Fantasy News & Analysis

3 tips for best ball fantasy success

NASHVILLE, TN- SEPTEMBER 10: Wide receiver Corey Davis #84 of the Tennessee Titans runs the ball against the Oakland Raiders in the first half at Nissan Stadium on September 10, 2017 In Nashville, Tennessee. (Photo by Wesley Hitt/Getty Images) )

How many fantasy football leagues do you play each year? Personally, I play more than 100.

That statement is often met with incredulity and one of two follow-ups: “Is that even fun?” or “How is that even possible?”

I then, of course, need to clarify. Each year I play in two or three dynasty leagues, six or seven redraft leagues, and about 100 best ball leagues. That may seem like a lot, but best ball leagues are really fun, easy, and addicting.

A best ball league is essentially a mock draft with a payout. It’s centered around everyone’s favorite thing about fantasy (drafting) while doing away with all of the more high-maintenance and annoying aspects of a fantasy league. In a best ball league, there are no frustrating start/sit decisions (your highest-scoring players get started automatically) and there’s no time ever wasted rejecting insulting trade offers or laboring over difficult add/drop decisions.

If interested in playing in one of these leagues, I’d direct you to or Live drafts are running now on both sites. League size and payout structures will vary depending on the specific contest you’ve entered. On both sites you have the option of playing in a fast draft (30-second pick clock) or slow draft (eight-hour pick clock). The latter drafts typically take several days or up to a week to complete.

In DRAFT’s format (half-point PPR), you’re drafting for 18 rounds and you’re starting 1QB, 2RB, 3WR, 1 TE, and 1 Flex each week. In the BestBall10 format (full-point PPR), you’re drafting for 20 rounds and you’re starting 1QB, 2RB, 3WR, 1 TE, 1 Flex, and 1 DEF each week.

After playing in well over 300 best ball leagues throughout my fantasy career, here are my top three tips for dominating a best ball league:

Tip #1: Roster structure

In most drafts, I almost always employ a “best player available” approach and try to let the draft fall to me. However, in this unconventional format, without the benefit of a waiver wire, I’m far more rigid in my approach. In nearly every draft I’m a part of, I try to be more regimented in the number of players I take at each position. In each draft, I want to roster:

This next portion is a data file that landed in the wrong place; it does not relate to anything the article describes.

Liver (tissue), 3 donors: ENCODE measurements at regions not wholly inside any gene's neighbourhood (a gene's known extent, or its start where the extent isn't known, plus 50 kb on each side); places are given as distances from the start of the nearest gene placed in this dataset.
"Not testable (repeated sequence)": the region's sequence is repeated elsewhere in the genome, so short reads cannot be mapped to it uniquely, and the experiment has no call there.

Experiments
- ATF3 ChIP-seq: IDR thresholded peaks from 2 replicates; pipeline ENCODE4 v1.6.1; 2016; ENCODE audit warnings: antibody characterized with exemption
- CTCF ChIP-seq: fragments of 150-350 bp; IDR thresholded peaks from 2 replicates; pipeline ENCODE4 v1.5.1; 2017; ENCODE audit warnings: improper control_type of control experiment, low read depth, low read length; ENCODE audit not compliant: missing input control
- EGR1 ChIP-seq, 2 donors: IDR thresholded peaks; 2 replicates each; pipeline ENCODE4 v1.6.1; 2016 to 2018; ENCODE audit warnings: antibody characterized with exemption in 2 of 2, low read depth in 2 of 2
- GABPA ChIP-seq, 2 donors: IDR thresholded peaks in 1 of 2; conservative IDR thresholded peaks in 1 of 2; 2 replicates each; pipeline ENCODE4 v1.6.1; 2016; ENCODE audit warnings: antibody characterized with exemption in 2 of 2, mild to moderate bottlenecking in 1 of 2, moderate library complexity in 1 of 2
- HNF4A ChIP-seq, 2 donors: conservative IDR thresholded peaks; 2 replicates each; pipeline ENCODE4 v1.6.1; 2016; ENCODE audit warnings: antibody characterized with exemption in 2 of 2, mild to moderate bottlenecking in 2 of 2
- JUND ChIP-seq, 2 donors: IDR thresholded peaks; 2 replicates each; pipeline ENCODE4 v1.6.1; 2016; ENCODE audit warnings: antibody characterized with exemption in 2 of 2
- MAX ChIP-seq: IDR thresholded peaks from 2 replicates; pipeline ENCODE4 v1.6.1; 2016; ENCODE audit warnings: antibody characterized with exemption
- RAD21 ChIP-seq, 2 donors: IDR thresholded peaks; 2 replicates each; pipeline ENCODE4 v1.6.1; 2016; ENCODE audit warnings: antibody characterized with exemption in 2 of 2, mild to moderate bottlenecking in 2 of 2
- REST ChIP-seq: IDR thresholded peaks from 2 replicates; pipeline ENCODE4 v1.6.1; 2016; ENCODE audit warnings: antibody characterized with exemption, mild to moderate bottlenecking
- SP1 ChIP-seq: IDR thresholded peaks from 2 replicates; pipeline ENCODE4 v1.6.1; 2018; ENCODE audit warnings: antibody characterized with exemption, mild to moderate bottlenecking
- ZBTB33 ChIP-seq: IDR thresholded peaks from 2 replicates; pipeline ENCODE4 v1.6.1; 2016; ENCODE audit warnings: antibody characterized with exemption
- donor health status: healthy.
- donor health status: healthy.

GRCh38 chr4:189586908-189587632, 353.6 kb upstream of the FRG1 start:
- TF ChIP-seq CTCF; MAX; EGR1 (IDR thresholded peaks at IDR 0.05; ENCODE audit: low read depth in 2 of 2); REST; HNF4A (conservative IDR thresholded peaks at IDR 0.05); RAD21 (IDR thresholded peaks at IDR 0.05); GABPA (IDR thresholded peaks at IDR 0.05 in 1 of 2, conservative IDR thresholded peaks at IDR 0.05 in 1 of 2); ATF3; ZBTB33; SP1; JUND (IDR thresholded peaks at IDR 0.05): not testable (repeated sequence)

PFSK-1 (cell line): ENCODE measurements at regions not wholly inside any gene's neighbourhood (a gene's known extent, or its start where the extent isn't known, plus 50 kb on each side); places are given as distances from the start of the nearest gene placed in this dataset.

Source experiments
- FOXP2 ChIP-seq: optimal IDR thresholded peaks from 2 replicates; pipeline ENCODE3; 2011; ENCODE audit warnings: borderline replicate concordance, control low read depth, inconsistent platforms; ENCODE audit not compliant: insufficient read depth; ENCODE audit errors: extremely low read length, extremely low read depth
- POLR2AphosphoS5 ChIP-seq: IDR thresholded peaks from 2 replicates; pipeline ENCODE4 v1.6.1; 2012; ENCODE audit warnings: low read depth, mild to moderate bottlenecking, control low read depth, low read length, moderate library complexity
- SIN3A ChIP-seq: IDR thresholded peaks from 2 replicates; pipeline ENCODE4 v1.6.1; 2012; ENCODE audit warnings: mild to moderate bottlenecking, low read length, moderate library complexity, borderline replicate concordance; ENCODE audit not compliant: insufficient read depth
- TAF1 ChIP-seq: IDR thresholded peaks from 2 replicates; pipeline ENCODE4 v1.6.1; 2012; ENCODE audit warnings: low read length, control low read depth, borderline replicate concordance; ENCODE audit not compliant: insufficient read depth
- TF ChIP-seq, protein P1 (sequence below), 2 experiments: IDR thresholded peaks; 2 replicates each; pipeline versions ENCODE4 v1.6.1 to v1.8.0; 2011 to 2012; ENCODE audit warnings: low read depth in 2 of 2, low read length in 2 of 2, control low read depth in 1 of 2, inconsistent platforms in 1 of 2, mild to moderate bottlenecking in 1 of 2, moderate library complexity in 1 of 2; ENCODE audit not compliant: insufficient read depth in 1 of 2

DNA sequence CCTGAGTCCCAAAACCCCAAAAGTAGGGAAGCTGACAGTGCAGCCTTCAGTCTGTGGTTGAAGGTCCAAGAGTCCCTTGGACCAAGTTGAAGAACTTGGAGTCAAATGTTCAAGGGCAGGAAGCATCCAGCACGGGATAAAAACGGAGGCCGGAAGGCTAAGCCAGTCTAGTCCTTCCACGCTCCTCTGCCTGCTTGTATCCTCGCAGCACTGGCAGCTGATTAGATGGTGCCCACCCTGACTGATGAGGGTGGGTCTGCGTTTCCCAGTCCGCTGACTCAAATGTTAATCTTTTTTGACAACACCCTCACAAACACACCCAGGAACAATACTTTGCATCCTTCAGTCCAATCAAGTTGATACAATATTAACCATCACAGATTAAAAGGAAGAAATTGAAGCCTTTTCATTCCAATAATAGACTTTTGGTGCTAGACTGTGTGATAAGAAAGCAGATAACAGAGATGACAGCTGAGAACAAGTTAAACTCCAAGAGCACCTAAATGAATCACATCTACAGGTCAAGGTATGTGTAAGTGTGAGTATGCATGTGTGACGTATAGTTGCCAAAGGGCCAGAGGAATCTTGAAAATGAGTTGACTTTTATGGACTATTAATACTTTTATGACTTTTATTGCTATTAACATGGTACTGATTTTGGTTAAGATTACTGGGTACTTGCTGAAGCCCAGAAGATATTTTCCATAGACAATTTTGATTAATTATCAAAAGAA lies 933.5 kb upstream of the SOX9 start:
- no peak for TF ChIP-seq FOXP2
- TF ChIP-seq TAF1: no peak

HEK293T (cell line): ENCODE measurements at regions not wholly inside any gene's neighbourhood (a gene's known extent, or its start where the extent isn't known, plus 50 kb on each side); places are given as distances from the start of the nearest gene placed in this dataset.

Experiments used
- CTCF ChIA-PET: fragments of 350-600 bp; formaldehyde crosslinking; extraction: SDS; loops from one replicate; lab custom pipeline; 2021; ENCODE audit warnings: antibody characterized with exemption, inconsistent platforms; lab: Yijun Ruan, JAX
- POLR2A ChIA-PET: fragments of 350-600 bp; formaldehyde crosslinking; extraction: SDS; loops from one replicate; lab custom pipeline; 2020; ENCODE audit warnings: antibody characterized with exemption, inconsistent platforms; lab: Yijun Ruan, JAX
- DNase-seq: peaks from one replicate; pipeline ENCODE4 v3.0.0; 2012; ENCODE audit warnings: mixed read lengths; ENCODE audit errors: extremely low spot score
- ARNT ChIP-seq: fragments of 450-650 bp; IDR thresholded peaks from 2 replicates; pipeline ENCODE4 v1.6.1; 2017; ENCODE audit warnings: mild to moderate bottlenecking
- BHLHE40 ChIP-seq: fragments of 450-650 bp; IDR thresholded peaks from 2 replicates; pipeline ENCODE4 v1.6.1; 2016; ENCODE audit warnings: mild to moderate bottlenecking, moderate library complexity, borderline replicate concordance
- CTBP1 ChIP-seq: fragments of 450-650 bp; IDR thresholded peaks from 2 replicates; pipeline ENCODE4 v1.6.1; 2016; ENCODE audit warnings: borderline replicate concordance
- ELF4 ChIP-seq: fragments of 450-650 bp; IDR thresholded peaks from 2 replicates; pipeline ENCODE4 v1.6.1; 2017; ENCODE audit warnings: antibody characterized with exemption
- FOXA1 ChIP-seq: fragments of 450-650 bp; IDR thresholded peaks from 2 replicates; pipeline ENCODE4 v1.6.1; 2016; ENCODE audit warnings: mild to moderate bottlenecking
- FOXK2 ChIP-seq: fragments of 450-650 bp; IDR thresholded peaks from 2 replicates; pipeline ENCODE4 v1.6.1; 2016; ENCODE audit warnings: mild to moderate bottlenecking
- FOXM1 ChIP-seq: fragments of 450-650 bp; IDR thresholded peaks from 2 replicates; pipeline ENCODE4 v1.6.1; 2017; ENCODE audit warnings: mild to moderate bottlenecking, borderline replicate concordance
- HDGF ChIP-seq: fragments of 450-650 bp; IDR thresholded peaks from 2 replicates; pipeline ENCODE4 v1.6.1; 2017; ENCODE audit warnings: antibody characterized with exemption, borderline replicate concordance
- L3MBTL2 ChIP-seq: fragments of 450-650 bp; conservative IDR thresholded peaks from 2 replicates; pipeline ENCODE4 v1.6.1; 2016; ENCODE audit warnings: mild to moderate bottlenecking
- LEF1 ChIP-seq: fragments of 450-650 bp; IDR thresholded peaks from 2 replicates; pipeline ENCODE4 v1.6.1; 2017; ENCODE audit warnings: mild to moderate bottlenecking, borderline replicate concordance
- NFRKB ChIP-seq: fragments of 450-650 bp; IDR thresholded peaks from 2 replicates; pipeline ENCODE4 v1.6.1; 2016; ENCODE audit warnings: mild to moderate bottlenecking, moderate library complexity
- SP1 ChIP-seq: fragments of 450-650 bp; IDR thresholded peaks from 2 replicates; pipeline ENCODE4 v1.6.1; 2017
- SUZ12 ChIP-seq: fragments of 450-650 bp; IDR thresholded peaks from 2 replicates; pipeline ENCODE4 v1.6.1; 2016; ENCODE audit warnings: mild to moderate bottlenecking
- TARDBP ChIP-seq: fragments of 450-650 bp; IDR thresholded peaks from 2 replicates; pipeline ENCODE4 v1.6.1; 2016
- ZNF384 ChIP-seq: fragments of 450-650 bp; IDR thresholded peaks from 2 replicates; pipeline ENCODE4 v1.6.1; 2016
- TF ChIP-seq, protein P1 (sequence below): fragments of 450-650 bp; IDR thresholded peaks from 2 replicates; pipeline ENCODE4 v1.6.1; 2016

• Quarterbacks: 2-3
  • Running backs: 4-6
  • Wide receivers: 7-9
  • Tight ends: 2-3
  • Defenses (BestBall10): 2-3

The current state of my roster and draft-capital invested at each position will always have an effect on how many players I select at each position. If I went early on quarterback with, let’s say, Aaron Rodgers and Drew Brees (combined for just under 400 points in startable weeks last fantasy season) I wouldn’t feel the need to draft a third. If I waited late before grabbing a quarterback (which I’d recommend), I’d try to grab three. For reference, Dak Prescott, Mitchell Trubisky, and Eli Manning would have combined to score 14 more than the Rodgers/Brees tandem. The same thing goes with tight ends. If I draft Travis Kelce in the second round, I’m not taking a third tight end. This will, hopefully, help me shore up a different position of need.

Tip #2: No Zero-RB

In my own drafts, I try to lean running back-heavy early on. Although I think the zero-RB strategy is certainly viable (if still unideal) in typical redraft leagues, I think it loses some efficacy in best ball given the lack of a waiver wire. The position itself is also far more top-heavy than the others. For this reason, I try not to leave a draft without grabbing at least a few running backs with bell-cow potential. I’m also more inclined to draft a running back’s handcuff in best ball than I would in a standard redraft league

Seeing as how I lean running back-heavy early in this format, I also employ more of a quantity-over-quality approach at wide receiver. For instance, Corey Davis had more top-five weeks than Davante Adams last season. Tyreek Hill outscored Julian Edelman by 123 fantasy points but they had the same number of top-15 weeks. Mohamed Sanu had more top-36 weeks than Amari Cooper.

Tip #3: Upside

Embrace upside, but not too much. Don’t treat your best-ball league like a top-heavy DFS tournament, unless the payout structure heavily skews toward the first-place finisher. The only format where that might be advisable is the BestBall10 (Classic) leagues, while the majority of leagues offer more robust prizes for second- and third-place finishes

Embrace variance, but not too much. Since this format automatically starts your top players, selecting boom-or-bust players might work to your advantage. Best ball ADP is fairly in line with ADP for most traditional redraft leagues, so you can gain a slight edge by prioritizing more volatile fantasy players. For a list of the most high-variance players in 2017 (I’ll update this for 2018 eventually), you can read my article here. Some of the players who stood out in this regard (for 2018) were: Amari Cooper, Tyreek Hill, Derrick Henry, Calvin Ridley, and Marlon Mack. While Cooper is almost maddening to own in a redraft league, he’s far more valuable in the best ball format.

This being said, also try to mix in high-floor plays (Julian Edelman and Adam Humphries come to mind) to balance out your team and give yourself a reliable floor.


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